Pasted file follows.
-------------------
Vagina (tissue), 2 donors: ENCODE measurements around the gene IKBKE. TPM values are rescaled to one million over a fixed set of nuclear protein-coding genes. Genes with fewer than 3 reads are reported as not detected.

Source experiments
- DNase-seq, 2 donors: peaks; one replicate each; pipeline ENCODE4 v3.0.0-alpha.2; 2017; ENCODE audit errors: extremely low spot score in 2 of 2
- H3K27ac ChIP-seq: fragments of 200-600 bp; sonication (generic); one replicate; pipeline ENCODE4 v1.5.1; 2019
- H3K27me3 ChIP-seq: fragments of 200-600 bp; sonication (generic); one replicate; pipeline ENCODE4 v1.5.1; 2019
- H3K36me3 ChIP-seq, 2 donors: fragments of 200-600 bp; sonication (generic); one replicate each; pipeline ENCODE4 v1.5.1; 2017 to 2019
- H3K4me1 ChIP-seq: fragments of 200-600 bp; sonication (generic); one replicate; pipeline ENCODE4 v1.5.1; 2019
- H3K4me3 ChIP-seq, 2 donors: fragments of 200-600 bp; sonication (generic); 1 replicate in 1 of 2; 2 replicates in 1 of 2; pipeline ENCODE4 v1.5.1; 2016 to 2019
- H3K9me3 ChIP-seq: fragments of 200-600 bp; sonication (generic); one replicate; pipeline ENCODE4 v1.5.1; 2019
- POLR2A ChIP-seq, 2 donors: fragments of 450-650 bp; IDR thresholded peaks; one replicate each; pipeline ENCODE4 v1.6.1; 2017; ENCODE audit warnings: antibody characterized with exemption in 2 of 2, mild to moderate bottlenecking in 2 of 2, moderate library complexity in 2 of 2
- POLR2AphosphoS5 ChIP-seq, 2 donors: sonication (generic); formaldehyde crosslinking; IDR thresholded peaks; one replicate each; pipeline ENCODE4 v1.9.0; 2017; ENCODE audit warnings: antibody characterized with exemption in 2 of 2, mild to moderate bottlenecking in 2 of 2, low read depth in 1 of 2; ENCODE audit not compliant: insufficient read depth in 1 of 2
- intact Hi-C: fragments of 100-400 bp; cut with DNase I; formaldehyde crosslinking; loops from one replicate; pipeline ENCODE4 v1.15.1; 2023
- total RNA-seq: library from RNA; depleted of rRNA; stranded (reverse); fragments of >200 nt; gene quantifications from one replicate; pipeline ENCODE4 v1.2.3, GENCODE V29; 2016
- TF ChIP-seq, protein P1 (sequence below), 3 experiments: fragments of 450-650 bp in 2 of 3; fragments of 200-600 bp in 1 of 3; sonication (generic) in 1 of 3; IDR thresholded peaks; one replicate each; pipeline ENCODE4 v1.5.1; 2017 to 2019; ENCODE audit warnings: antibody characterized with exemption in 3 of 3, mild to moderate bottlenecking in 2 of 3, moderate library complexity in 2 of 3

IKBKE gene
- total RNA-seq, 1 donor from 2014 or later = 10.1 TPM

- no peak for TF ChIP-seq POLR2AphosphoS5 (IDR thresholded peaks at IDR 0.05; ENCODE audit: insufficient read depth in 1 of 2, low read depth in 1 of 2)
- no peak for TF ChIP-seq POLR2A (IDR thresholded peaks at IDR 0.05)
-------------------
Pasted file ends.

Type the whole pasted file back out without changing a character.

Vagina (tissue), 2 donors: ENCODE measurements around the gene IKBKE. TPM values are rescaled to one million over a fixed set of nuclear protein-coding genes. Genes with fewer than 3 reads are reported as not detected.

Source experiments
- DNase-seq, 2 donors: peaks; one replicate each; pipeline ENCODE4 v3.0.0-alpha.2; 2017; ENCODE audit errors: extremely low spot score in 2 of 2
- H3K27ac ChIP-seq: fragments of 200-600 bp; sonication (generic); one replicate; pipeline ENCODE4 v1.5.1; 2019
- H3K27me3 ChIP-seq: fragments of 200-600 bp; sonication (generic); one replicate; pipeline ENCODE4 v1.5.1; 2019
- H3K36me3 ChIP-seq, 2 donors: fragments of 200-600 bp; sonication (generic); one replicate each; pipeline ENCODE4 v1.5.1; 2017 to 2019
- H3K4me1 ChIP-seq: fragments of 200-600 bp; sonication (generic); one replicate; pipeline ENCODE4 v1.5.1; 2019
- H3K4me3 ChIP-seq, 2 donors: fragments of 200-600 bp; sonication (generic); 1 replicate in 1 of 2; 2 replicates in 1 of 2; pipeline ENCODE4 v1.5.1; 2016 to 2019
- H3K9me3 ChIP-seq: fragments of 200-600 bp; sonication (generic); one replicate; pipeline ENCODE4 v1.5.1; 2019
- POLR2A ChIP-seq, 2 donors: fragments of 450-650 bp; IDR thresholded peaks; one replicate each; pipeline ENCODE4 v1.6.1; 2017; ENCODE audit warnings: antibody characterized with exemption in 2 of 2, mild to moderate bottlenecking in 2 of 2, moderate library complexity in 2 of 2
- POLR2AphosphoS5 ChIP-seq, 2 donors: sonication (generic); formaldehyde crosslinking; IDR thresholded peaks; one replicate each; pipeline ENCODE4 v1.9.0; 2017; ENCODE audit warnings: antibody characterized with exemption in 2 of 2, mild to moderate bottlenecking in 2 of 2, low read depth in 1 of 2; ENCODE audit not compliant: insufficient read depth in 1 of 2
- intact Hi-C: fragments of 100-400 bp; cut with DNase I; formaldehyde crosslinking; loops from one replicate; pipeline ENCODE4 v1.15.1; 2023
- total RNA-seq: library from RNA; depleted of rRNA; stranded (reverse); fragments of >200 nt; gene quantifications from one replicate; pipeline ENCODE4 v1.2.3, GENCODE V29; 2016
- TF ChIP-seq, protein P1 (sequence below), 3 experiments: fragments of 450-650 bp in 2 of 3; fragments of 200-600 bp in 1 of 3; sonication (generic) in 1 of 3; IDR thresholded peaks; one replicate each; pipeline ENCODE4 v1.5.1; 2017 to 2019; ENCODE audit warnings: antibody characterized with exemption in 3 of 3, mild to moderate bottlenecking in 2 of 3, moderate library complexity in 2 of 3

IKBKE gene
- total RNA-seq, 1 donor from 2014 or later = 10.1 TPM

- no peak for TF ChIP-seq POLR2AphosphoS5 (IDR thresholded peaks at IDR 0.05; ENCODE audit: insufficient read depth in 1 of 2, low read depth in 1 of 2)
- no peak for TF ChIP-seq POLR2A (IDR thresholded peaks at IDR 0.05)